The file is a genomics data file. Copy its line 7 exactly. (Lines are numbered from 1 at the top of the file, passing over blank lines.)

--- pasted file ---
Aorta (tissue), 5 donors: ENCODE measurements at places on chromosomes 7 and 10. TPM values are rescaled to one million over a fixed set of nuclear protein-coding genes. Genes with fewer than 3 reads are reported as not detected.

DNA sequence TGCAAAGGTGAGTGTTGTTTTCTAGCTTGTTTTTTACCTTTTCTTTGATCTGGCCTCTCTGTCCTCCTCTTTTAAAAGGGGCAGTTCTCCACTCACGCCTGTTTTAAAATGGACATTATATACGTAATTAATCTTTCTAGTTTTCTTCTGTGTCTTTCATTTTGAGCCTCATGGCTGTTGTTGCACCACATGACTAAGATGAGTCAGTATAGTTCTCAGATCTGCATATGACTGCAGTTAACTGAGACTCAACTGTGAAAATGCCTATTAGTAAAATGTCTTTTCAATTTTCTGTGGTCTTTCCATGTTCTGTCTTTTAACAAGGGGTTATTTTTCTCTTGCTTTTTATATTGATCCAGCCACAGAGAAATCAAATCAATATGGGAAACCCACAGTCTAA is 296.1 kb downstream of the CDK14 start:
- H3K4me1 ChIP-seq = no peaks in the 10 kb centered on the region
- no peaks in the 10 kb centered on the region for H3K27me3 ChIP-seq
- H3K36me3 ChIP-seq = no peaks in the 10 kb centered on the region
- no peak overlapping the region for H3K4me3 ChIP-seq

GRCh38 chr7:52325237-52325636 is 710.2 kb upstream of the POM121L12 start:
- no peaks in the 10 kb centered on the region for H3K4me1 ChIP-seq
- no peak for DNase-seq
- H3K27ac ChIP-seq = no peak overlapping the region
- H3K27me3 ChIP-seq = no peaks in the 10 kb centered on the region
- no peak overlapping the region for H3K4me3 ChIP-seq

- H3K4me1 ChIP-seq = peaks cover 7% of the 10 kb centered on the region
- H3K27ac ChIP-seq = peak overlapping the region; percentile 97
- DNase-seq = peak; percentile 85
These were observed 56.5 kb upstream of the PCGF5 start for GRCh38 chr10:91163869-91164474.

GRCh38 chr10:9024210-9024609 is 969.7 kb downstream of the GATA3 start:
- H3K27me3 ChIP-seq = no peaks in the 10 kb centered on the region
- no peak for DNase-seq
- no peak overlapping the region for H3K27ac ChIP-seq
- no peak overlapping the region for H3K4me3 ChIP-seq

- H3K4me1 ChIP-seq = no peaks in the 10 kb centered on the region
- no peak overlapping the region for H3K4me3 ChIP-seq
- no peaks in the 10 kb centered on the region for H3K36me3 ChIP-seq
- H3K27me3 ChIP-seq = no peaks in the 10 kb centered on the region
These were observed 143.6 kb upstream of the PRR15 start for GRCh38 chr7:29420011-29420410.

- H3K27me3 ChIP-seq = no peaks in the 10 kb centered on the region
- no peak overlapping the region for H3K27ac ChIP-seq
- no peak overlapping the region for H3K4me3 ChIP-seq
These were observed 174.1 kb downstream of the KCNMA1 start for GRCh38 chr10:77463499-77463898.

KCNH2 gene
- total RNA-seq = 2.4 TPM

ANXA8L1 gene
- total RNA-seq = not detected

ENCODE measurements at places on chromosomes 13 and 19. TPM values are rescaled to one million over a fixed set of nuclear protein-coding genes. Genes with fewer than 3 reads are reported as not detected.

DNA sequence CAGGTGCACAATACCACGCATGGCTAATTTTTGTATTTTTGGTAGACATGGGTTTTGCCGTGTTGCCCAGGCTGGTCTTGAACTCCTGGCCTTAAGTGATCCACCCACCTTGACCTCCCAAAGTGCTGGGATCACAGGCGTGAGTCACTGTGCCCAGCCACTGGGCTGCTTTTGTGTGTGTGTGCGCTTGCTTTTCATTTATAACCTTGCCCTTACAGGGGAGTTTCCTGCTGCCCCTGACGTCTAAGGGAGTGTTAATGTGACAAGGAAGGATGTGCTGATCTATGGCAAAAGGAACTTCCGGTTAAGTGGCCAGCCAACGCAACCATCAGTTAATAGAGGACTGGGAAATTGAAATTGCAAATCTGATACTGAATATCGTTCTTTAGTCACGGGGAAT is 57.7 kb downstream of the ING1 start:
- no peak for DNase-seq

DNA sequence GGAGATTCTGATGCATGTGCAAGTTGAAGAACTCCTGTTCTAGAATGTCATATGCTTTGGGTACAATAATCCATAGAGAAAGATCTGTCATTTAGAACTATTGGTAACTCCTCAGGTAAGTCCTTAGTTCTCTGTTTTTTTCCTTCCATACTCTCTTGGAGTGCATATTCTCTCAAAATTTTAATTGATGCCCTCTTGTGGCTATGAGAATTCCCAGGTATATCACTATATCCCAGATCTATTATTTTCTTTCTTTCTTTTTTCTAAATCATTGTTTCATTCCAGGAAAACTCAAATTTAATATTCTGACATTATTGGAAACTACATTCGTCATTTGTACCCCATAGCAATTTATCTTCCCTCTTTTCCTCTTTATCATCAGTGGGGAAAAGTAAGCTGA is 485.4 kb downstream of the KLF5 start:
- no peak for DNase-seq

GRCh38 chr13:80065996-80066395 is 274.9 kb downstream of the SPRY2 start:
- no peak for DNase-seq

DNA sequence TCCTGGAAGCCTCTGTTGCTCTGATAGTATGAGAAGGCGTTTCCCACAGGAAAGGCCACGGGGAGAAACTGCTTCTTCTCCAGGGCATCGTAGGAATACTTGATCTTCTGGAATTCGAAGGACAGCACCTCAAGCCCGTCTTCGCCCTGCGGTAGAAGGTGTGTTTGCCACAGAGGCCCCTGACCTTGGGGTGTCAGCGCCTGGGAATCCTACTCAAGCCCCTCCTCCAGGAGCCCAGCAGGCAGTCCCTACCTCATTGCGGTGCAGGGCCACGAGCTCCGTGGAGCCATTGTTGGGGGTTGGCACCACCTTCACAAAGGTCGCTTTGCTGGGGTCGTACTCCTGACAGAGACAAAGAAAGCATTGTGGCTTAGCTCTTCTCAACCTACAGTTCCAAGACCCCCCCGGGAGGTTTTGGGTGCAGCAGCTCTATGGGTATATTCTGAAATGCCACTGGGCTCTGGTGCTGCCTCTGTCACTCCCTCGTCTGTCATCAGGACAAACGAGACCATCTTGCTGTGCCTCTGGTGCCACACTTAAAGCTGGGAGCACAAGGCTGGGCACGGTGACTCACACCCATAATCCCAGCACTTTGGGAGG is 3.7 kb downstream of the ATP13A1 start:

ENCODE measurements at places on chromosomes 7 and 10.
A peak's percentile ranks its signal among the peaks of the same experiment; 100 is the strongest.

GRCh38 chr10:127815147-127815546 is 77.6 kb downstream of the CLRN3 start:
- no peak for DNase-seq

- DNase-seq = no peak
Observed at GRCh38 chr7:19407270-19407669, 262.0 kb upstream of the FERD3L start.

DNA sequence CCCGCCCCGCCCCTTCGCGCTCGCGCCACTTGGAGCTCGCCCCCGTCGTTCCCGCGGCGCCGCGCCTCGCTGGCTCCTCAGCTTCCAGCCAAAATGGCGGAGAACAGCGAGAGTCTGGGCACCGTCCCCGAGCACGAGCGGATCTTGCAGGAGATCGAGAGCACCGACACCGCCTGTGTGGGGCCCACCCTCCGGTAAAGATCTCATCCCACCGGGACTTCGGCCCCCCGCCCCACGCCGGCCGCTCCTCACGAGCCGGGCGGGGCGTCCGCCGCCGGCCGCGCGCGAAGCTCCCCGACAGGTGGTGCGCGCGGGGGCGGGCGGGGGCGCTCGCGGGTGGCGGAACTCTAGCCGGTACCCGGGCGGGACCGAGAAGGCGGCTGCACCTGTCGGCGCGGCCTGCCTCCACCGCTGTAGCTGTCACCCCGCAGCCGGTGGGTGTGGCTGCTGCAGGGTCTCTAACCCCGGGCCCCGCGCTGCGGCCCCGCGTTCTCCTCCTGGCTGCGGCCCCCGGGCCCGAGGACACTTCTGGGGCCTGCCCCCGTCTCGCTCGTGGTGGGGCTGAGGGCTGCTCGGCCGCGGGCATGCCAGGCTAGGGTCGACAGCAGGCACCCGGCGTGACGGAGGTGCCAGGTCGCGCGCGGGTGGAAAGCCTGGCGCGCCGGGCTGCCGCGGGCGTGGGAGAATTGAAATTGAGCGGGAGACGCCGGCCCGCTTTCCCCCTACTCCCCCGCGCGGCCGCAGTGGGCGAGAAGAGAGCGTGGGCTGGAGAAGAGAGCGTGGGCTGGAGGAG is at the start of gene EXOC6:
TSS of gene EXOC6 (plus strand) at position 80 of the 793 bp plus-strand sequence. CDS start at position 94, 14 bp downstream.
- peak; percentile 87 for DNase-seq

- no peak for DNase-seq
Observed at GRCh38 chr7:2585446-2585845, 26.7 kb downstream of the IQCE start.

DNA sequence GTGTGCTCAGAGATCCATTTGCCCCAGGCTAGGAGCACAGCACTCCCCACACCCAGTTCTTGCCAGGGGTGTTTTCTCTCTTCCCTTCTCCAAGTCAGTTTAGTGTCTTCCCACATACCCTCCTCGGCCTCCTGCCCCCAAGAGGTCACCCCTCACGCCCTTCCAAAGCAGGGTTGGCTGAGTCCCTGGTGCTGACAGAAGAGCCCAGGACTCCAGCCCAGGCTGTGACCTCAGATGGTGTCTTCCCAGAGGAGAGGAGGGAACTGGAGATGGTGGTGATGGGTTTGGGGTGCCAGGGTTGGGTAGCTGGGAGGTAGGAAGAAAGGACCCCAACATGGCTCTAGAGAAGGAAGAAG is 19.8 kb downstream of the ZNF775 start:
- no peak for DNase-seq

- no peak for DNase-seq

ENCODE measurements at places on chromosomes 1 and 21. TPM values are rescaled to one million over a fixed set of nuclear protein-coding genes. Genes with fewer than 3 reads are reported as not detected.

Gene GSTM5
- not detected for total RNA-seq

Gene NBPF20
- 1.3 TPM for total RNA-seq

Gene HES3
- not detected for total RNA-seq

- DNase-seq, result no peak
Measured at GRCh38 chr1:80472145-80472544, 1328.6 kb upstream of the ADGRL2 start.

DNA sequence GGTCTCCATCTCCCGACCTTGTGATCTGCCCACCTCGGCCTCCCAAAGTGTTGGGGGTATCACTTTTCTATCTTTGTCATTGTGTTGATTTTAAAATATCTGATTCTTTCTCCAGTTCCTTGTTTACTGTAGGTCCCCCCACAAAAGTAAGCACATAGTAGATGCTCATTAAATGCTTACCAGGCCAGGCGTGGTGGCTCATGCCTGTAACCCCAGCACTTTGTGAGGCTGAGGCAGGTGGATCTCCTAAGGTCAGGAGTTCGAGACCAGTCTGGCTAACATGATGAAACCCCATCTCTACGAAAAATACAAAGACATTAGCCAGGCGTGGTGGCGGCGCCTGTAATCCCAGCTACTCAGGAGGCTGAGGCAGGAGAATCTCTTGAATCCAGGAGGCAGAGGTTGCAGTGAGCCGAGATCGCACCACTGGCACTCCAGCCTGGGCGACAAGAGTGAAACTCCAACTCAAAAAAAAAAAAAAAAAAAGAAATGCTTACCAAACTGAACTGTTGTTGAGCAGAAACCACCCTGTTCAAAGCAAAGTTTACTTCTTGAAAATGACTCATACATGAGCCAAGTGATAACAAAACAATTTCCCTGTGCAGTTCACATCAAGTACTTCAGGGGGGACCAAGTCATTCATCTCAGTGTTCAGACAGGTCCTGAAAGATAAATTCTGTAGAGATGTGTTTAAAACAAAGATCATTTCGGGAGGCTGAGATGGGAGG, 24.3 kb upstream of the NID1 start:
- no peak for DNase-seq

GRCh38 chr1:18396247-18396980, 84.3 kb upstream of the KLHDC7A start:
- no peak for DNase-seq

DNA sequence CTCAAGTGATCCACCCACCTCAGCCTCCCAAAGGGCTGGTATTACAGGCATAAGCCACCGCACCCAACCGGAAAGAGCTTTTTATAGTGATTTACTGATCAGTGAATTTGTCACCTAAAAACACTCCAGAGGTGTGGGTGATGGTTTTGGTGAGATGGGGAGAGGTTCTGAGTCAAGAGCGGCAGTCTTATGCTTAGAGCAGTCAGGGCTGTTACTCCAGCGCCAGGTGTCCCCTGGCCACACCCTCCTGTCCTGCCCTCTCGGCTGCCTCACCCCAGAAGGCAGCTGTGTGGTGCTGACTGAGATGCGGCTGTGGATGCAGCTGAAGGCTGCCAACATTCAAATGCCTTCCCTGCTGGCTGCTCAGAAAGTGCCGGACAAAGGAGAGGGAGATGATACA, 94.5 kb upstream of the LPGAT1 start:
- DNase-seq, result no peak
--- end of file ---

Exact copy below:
GRCh38 chr7:52325237-52325636 is 710.2 kb upstream of the POM121L12 start: